—  It is not just opposition members who are using the scrutiny process for political purposes. Members of the administration party on some councils use their majority on Scrutiny Committees to rubber-stamp Executive decisions and to block any criticism of their colleagues. It was reported from one authority that this has happened to such an extreme that the teacher representatives on the Education Scrutiny Panel now refuse to attend.

    —  The fear of retribution is preventing some non-Executive members of the ruling group from carrying out an effective scrutiny role, even if there is no formal whipping on the Scrutiny Committee.

    —  Conversely, disaffected ruling group members can seize upon Scrutiny as an opportunity to take "revenge" on their Cabinet colleagues.

    —  Local authorities have far less members than the House of Commons, on which the local government Executive/Scrutiny model is based. Personal relationships between local authority members are much closer than in the House of Commons, making it more uncomfortable for members to challenge the Executive. In the House of Commons there are plenty of other opportunities, for example debates during the passage of legislation and opposition day debates, when members can engage in political debate. This enables the politics to be taken out of Select Committees.

    —  Scrutinising policy or the decisions of the Executive is a very different process from participating in a decision-making committee. Members are having to learn new skills and a new approach. Behaving in committee mode is not conducive to effective scrutiny. It is not just members who need to learn new skills if scrutiny is to be effective, but also officers. Submitting the same report to a decision-making Cabinet and to a Scrutiny Committee, which is the practice in many authorities, will not assist members to become more effective scrutineers. The role of the two bodies is different and requires reports to be written from a different angle.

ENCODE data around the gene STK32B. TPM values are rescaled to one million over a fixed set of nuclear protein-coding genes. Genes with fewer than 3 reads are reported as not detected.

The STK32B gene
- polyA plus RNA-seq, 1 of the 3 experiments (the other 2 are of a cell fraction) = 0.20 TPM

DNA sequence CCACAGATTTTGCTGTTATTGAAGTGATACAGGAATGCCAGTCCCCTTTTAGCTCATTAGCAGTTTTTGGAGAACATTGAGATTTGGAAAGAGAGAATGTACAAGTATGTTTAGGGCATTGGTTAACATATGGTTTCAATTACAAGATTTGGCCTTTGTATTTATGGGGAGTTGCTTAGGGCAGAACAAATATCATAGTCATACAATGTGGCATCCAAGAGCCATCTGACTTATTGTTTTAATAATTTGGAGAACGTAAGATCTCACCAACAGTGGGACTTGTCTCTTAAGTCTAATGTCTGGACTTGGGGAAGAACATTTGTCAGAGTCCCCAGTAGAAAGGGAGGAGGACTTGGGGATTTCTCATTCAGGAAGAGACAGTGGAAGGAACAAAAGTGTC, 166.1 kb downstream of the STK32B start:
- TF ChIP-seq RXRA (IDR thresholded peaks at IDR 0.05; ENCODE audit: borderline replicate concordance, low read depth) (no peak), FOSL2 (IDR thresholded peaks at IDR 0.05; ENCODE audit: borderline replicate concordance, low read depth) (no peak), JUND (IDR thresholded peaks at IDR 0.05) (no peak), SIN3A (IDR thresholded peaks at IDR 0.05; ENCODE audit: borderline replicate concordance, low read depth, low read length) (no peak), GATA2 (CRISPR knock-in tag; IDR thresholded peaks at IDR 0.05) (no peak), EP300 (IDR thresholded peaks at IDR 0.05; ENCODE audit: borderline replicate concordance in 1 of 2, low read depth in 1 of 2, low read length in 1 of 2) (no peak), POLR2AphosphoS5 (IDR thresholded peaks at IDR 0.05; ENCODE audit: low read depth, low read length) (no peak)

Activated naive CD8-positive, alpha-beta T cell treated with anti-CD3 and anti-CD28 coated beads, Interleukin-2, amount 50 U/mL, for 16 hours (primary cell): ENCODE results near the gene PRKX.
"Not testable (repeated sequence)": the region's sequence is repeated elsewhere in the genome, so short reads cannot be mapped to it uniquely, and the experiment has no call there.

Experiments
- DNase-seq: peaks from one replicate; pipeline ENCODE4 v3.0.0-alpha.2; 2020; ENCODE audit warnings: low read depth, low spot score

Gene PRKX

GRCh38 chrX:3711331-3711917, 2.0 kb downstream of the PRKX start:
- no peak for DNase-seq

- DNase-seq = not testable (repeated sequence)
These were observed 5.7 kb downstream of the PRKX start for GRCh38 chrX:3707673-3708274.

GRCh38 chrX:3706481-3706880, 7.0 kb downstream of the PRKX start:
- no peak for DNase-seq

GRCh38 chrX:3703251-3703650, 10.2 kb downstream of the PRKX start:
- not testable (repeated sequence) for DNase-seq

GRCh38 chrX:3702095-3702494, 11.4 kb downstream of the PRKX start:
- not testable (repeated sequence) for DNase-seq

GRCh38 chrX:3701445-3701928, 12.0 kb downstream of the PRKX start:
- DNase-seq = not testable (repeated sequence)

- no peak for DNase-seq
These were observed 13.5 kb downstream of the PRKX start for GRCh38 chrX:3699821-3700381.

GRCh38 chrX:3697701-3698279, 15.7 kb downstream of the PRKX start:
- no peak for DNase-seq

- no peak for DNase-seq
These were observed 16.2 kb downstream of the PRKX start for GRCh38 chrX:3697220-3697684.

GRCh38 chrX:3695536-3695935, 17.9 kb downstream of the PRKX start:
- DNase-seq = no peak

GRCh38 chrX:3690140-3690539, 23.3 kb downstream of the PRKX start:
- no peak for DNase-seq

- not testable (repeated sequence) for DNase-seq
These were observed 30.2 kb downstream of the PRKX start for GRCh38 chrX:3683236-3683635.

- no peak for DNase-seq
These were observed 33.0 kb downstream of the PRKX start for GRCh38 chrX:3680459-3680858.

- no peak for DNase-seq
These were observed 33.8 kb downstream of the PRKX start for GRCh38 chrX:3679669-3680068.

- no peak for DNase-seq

—  Because Overview and Scrutiny Committees can only advise, they have no "bite" and there is no effective opposition to Executive proposals.


  In our questionnaire we asked about officer support for the Scrutiny function. The overwhelming experience is that officer support is minimal or non-existent. Reports for scrutiny members are generally written by the officers that are responsible for the services, rather than officers that are seen to be "independent". Many respondents felt that lack of officer support is at least partially responsible for the current ineffectiveness of scrutiny. If there is insufficient officer support it is not possible for authorities to carry out comprehensive, detailed investigations such as those carried out by the parliamentary Select Committees.